Bullying has become increasingly in the awareness of our society and is most prevalent in middle school age children/adolescents. Between 1 in 4 and 1 in 3 students in the United States report being bullied at some point in school. Studies suggest that rates of bullying may be declining, however, it remains a prevalent and serious problem in today’s schools.
Bullying involves the bully, the person being bullied and the bystanders who observe the bullying. While we often focus on the child who is bullied research has shown that all of those involved in bullying are at risk for negative outcomes.
Children who are bullied are more likely to experience depression, anxiety, physical health complaints and to have a poorer academic achievement. Children who bully are more likely to engage in: substance abuse, fighting, early sexual activity and to abuse others throughout their lifespan. Children who witness bullying as bystanders are more likely to abuse substances, have increased risk for anxiety and depression and have increased missed days from school.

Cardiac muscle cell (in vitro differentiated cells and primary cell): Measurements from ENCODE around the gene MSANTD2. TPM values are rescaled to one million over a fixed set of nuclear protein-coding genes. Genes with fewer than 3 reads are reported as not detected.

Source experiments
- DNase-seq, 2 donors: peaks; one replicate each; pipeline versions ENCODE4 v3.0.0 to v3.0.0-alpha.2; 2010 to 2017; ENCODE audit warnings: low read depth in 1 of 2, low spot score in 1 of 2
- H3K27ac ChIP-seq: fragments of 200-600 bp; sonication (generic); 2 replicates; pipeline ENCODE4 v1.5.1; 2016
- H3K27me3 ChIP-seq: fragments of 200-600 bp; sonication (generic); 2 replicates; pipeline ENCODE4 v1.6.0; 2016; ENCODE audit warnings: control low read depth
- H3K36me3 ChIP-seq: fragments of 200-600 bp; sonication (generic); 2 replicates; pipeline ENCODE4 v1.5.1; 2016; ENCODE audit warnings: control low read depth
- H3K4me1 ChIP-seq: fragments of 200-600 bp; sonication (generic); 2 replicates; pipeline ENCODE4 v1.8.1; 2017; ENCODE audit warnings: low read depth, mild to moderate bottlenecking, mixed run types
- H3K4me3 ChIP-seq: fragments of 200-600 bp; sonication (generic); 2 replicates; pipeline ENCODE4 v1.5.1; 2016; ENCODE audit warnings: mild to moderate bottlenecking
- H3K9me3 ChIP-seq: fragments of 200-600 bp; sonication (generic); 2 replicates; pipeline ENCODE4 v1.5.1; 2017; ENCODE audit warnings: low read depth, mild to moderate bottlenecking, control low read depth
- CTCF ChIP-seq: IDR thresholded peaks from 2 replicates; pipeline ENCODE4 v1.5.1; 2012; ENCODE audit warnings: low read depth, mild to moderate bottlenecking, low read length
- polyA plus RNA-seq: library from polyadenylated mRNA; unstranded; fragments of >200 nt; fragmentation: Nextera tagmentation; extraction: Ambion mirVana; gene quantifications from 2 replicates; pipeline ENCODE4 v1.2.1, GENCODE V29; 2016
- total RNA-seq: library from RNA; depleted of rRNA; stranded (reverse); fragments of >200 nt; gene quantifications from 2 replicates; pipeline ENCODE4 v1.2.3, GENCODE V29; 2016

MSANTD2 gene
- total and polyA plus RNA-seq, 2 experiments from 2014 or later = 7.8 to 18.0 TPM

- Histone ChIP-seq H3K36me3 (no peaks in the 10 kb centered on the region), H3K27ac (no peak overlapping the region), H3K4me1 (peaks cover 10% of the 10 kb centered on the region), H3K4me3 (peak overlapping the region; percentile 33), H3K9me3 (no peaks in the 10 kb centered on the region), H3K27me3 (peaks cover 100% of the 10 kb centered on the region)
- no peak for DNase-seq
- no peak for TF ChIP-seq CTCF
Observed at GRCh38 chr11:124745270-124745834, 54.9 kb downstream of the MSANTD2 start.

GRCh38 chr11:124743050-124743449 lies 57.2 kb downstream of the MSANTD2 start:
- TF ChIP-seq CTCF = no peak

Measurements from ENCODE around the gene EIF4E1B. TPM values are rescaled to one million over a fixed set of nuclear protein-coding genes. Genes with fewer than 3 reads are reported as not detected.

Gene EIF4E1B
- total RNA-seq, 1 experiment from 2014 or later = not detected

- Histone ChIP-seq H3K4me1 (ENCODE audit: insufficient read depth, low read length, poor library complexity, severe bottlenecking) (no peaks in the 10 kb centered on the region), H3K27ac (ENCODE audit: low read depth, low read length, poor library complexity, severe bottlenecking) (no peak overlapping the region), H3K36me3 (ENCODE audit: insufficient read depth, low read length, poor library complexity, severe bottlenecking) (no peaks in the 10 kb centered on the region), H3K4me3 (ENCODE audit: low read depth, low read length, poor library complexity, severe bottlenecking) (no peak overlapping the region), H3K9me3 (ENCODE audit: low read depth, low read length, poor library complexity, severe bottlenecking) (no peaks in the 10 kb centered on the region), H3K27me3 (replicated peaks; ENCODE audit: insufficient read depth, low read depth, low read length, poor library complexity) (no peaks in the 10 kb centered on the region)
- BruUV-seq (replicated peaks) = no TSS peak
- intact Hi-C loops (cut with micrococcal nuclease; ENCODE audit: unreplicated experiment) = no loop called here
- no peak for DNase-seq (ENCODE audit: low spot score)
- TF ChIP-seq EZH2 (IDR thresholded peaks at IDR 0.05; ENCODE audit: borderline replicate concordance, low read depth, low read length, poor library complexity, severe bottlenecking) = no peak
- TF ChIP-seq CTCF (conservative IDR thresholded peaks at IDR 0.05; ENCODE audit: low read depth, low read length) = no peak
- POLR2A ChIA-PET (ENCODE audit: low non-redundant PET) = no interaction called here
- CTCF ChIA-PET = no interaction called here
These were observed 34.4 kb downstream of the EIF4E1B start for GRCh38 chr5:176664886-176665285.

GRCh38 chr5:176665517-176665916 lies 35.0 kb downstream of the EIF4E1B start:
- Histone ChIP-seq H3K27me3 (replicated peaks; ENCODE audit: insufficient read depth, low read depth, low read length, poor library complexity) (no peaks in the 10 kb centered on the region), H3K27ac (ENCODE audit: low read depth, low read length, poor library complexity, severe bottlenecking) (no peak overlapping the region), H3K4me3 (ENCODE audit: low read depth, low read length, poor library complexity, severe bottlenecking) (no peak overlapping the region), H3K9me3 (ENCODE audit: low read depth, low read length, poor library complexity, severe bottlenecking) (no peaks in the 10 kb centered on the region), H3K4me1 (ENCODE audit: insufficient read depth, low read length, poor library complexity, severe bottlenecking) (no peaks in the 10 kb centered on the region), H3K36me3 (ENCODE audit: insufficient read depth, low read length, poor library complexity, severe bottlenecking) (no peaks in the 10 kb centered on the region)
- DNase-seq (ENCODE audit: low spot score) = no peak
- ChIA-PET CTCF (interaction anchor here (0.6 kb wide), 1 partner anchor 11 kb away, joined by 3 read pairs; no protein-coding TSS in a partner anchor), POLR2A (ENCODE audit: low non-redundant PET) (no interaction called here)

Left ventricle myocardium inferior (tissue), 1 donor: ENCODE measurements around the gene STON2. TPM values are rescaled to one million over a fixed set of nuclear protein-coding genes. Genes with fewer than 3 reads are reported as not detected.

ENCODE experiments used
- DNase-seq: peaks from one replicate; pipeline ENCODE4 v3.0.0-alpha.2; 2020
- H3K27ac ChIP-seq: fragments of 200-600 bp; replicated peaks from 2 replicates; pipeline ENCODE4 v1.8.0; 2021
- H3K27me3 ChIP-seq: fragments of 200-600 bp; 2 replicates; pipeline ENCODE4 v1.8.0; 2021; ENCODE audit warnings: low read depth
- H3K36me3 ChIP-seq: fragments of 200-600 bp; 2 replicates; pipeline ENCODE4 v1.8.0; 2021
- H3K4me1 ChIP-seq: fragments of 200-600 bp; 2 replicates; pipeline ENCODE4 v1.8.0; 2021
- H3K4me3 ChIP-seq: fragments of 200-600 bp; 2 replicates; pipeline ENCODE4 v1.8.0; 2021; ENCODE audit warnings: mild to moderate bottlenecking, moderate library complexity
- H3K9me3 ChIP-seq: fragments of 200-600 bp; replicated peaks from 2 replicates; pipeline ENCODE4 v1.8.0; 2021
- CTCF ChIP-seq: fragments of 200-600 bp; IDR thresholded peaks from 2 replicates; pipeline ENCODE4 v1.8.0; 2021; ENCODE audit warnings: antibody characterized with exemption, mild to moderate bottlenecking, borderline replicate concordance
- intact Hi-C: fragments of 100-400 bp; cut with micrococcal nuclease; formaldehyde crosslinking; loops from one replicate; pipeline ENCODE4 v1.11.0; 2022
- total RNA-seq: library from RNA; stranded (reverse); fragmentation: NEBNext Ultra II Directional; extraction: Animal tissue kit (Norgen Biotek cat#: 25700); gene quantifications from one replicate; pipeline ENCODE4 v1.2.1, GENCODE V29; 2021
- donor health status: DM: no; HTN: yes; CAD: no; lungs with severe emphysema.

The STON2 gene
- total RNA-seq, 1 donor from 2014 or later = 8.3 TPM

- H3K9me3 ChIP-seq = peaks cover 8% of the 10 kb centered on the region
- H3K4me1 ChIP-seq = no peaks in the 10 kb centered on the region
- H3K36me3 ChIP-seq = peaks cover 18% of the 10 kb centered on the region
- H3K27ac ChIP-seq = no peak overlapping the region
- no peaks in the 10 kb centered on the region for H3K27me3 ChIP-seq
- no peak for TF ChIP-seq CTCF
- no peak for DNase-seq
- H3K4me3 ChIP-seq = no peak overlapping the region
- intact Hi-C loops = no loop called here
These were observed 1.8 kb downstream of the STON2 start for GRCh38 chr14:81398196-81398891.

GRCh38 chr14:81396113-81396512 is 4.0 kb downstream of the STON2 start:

All of those affected by bullying can learn healthier ways to stand up for themselves and others. It is also important to help those who are dealing with bullying strategies to manage the emotions of guilt, shame, anxiety, anger and isolation that can occur for victims of bullying. We have therapists who specialize in teen counseling and play therapy so we have the ability to help children of all ages with issues related to bullying.
For more information on our counseling services and scheduling, please contact us to schedule today.
View our Blog
The first day of school is a joyous occasion for many children, but it can be a bittersweet time for parents. After all, it means saying goodbye to their little ones for several hours each day. For some parents, the separation can be difficult to cope with. They may feel sad, lonely, or even anxious. […] The post The Back-to-School Blues: How Parents Can Cope With Separation from Their Child… [more+]